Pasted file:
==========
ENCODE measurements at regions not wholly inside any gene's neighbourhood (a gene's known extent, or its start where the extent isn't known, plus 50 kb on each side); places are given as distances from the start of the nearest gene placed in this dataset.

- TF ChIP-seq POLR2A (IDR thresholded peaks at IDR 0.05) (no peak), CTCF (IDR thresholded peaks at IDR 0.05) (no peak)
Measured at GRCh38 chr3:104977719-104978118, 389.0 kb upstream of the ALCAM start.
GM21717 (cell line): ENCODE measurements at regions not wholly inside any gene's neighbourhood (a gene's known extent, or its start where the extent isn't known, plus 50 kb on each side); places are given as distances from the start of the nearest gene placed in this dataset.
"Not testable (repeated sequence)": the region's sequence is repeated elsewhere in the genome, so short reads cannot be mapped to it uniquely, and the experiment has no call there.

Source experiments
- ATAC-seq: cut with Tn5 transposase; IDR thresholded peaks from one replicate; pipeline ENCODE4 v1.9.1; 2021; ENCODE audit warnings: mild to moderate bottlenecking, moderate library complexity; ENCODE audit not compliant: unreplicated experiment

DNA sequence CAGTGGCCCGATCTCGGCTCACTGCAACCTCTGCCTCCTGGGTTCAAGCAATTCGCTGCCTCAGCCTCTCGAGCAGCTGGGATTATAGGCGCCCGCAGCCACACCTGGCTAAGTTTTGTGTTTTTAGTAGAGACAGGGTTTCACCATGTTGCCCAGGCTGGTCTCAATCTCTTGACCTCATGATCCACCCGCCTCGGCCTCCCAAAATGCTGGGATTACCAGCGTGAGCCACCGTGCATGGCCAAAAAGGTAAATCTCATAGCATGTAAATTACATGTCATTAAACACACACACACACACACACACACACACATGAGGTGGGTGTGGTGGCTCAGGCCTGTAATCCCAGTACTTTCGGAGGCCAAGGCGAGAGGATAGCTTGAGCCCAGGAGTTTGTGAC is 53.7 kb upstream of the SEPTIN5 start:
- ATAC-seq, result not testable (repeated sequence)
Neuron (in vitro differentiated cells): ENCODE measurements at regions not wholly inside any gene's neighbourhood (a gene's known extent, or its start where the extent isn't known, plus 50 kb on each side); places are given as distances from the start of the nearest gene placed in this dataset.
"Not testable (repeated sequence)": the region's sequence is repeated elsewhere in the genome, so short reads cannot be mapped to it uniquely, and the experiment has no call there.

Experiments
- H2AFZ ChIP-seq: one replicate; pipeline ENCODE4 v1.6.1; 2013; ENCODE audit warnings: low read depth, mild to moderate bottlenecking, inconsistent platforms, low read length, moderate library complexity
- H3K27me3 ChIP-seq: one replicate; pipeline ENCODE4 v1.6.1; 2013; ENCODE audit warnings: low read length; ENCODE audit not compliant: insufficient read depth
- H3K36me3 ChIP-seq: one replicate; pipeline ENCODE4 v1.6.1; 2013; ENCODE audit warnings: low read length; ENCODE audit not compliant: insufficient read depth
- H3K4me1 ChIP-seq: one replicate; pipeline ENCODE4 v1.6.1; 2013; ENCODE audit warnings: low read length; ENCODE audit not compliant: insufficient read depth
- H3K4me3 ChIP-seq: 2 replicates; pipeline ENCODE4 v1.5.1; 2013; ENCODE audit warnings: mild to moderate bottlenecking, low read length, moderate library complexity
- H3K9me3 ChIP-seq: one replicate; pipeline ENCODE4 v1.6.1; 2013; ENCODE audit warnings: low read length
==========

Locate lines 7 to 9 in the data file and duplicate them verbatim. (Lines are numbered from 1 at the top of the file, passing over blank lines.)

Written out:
- ATAC-seq: cut with Tn5 transposase; IDR thresholded peaks from one replicate; pipeline ENCODE4 v1.9.1; 2021; ENCODE audit warnings: mild to moderate bottlenecking, moderate library complexity; ENCODE audit not compliant: unreplicated experiment

DNA sequence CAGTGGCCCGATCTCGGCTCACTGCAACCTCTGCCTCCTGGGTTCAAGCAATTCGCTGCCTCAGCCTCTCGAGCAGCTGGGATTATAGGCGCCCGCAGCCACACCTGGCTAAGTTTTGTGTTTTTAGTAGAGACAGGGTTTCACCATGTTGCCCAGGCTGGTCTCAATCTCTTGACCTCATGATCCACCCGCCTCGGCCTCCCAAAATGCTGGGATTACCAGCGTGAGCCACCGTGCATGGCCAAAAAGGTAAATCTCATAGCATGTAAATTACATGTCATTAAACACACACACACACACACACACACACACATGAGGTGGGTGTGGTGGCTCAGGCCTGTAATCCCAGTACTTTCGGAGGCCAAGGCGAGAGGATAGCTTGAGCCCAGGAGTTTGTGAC is 53.7 kb upstream of the SEPTIN5 start:
- ATAC-seq, result not testable (repeated sequence)